Home > NewsRelease > A Cultural Tradition Once Led to Fatal Disease Transmission
A Cultural Tradition Once Led to Fatal Disease Transmission
Dr. Patricia A. Farrell -- Psychologist Dr. Patricia A. Farrell -- Psychologist
For Immediate Release:
Dateline: Tenafly, NJ
Saturday, May 25, 2024


Eating is firmly entrenched in many cultures, but sometimes, these traditions can have disturbing consequences.

Photo by Hudson Hintze on Unsplash

The number of deaths and cases of CJD are both going up around the world right now. For instance, from 1970 to 2018, the number of sCJD cases in Australia went up. Classic CJD is known as sCJD, and the variant, usually develops because of eating meat from an animal infected with bovine spongiform encephalopathy (sometimes called Mad Cow Disease or BSE), is noted as vCJD.

In 2003, a cow brought in from Canada was the only animal in the United States that was found to have typical BSE. In 2023, six cases of unusual BSE in a cow were discovered.

The number of deaths in the US because of CJD is going up, with an average of 3.5 per million people over 50 years old dying each year, according to the Centers for Disease Control and Prevention. In the same way, the age-adjusted death rate from sCJD in Canada rose from 0.84 per million in 1998 to 1.30 per million in 2013.

The name for the deadly neurologic disease is Creutzfeldt-Jakob, and in its histologic presentations on a slide, it can and is often mistaken for Alzheimer's disease. I know this firsthand from working in a research center at a major hospital. We were doing work on Alzheimer's and had an agreement with several hospitals and nursing homes to provide brains from people who would donate them for research.

The man chosen for the job kept a white plastic bucket with a tight cover next to his desk and a beeper hooked on his belt. When the beeper went off, he had to jump into his car with the bucket and collect whatever was offered, no matter what time of day or night it might be.

On one collection journey, once he returned to the center, an expert in neuropathology noted something they hadn't realized: this brain didn't have Alzheimer's; the person had CJD, which is highly communicable. And we now had three CJD brains.

I learned that, in the operating room, if they were performing some brain procedure on a patient with CJD, all the instruments were to be incinerated, not just put into an autoclave. This is truly a dangerous virus, and no treatment exists for it.

Symptoms of CJD

Usually, the symptoms get worse in a few weeks to a few months. Some early signs are:

Changes in personality
Loss of memory
Having trouble thinking
Vision problems or going blind
Not sleeping
Having trouble coordinating
Have trouble talking
Not able to swallow
Moves quickly and jerkily
Most people die within a year

A look at death records showed that the number of people in the US dying from a prion disease, such as CJD, which spreads quickly and kills everyone, rose steadily from 2007 to 2020.

In that time period, there were 5,882 CJD codes on death records, and 51.2% of those cases were women. The study found that the recorded cases of CJD have gone up and that older people and women are more likely to get it. Research from Japan found similar trends. The changes may be due to changing demographics, but they could also be because new screening tools like MRI are better at finding CJD.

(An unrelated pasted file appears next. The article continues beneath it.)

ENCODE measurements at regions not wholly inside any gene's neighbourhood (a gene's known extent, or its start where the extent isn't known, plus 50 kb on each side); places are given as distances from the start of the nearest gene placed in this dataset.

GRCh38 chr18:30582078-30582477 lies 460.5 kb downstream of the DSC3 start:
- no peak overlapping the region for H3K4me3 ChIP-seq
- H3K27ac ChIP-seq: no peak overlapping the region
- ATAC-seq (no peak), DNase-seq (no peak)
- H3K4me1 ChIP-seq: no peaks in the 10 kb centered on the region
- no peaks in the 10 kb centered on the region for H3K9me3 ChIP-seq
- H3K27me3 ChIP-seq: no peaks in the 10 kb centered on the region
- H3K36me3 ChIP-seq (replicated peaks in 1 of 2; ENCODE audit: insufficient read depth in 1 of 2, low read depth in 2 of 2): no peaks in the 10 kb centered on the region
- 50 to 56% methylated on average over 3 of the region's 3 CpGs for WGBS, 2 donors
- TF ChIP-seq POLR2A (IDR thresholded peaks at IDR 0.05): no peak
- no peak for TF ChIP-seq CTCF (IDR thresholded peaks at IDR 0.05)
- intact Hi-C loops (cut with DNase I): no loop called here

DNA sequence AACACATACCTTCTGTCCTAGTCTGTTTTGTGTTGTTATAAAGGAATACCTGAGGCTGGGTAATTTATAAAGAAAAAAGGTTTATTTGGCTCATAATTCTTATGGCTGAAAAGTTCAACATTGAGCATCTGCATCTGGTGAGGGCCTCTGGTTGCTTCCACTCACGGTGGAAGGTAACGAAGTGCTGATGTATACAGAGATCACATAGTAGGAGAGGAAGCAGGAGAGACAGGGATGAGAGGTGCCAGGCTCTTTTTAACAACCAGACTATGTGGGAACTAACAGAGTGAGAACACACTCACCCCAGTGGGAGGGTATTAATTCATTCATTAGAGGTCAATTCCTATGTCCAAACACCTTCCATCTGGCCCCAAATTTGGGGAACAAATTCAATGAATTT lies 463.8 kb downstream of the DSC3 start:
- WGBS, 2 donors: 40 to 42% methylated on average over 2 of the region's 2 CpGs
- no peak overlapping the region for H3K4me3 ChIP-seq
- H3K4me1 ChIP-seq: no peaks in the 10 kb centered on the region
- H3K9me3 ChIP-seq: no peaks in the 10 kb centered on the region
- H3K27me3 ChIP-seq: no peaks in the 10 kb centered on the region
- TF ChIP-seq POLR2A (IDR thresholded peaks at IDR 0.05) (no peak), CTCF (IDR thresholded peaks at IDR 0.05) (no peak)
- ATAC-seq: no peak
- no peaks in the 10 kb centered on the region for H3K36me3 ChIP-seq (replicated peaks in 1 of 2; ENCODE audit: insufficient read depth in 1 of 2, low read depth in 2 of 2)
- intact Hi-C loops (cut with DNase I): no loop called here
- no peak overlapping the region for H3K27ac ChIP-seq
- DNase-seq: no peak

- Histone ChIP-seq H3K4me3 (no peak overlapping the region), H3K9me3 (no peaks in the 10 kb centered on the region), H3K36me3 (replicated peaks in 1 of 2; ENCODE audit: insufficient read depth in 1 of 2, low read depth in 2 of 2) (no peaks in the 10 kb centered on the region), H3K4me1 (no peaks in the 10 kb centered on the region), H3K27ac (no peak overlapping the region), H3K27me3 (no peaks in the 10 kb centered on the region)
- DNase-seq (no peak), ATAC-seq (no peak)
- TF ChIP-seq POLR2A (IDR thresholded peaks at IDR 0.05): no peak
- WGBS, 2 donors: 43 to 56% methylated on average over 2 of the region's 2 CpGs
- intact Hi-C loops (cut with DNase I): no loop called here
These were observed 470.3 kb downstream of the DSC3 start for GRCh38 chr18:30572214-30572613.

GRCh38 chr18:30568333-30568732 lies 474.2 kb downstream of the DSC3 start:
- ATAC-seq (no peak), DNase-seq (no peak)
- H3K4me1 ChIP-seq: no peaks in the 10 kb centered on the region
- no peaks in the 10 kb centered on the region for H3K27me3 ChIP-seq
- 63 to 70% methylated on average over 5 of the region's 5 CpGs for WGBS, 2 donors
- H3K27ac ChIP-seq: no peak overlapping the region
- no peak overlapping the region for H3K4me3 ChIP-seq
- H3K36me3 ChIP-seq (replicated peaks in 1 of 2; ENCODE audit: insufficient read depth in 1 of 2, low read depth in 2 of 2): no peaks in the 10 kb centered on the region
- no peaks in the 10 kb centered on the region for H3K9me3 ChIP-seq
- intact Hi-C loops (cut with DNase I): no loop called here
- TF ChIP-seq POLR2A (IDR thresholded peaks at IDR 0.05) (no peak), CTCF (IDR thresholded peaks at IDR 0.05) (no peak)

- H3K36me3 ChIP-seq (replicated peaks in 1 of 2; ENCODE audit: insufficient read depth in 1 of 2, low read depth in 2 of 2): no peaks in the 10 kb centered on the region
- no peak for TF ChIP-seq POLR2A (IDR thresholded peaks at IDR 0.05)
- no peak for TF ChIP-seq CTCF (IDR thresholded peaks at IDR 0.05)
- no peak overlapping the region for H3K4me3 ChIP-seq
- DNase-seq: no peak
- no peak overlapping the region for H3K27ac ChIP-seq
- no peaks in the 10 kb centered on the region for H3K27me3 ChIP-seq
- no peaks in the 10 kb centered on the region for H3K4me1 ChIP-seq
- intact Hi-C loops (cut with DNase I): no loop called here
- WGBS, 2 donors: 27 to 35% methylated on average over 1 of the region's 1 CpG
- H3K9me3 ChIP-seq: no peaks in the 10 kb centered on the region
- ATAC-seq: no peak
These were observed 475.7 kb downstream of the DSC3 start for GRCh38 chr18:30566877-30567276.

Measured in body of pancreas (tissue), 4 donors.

Papua New Guinea’s Fore and nearby language groups had a high incidence of the prion disease Kuru, similar to CJD. It reached its peak in the late 1950s. Transumption, or eating dead family members, happened at funeral feasts, where it was passed on.

From the village of Uwami in New Guinea, the disease spread through marriage with women from surrounding tribes. Through love and respect for the dead person and their family, it was a religious practice with rituals that went along with it. Since transumption was mostly engaged in by women and children, it makes sense these groups had a high level of disease.

You probably will not get CJD. It is not possible for coughing or sneezing to spread the disease. Touching or sexual contact is also not a way to spread it.

Three things can cause CJD to happen:

On occasion, Creutzfeldt-Jakob disease seems to happen to most people for no clear reason. This kind, also known as random or sporadic CJD, makes up most of the cases.

Genetic inheritance. Not even 15% of people who have CJD have a family history of it. But, they might show changes in their genes linked to the disease.

By spreading virus. A very small number of people have gotten CJD after medical treatments. As part of these procedures, infected pituitary human growth hormone was injected into the patient. There were also skin and cornea grafts from people who had CJD.

Also, some people have gotten Creutzfeldt-Jakob disease after having brain surgery with an instrument that was contaminated.

For the most part, medical practices and improvements in medical diagnostic instrumentation have prevented the spread of CJD, and the careful inspection of meat is also one means of eradicating it. However, although it is unlikely that you will get it, there is a small instance of persons who develop CJD without any apparent source for the viral infection.

Website: www.drfarrell.net

Author's page: http://amzn.to/2rVYB0J

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Twitter: @drpatfarrell

Attribution of this material is appreciated.

News Media Interview Contact
Name: Dr. Patricia A. Farrell, Ph.D.
Title: Licensed Psychologist
Group: Dr. Patricia A. Farrell, Ph.D., LLC
Dateline: Tenafly, NJ United States
Cell Phone: 201-417-1827
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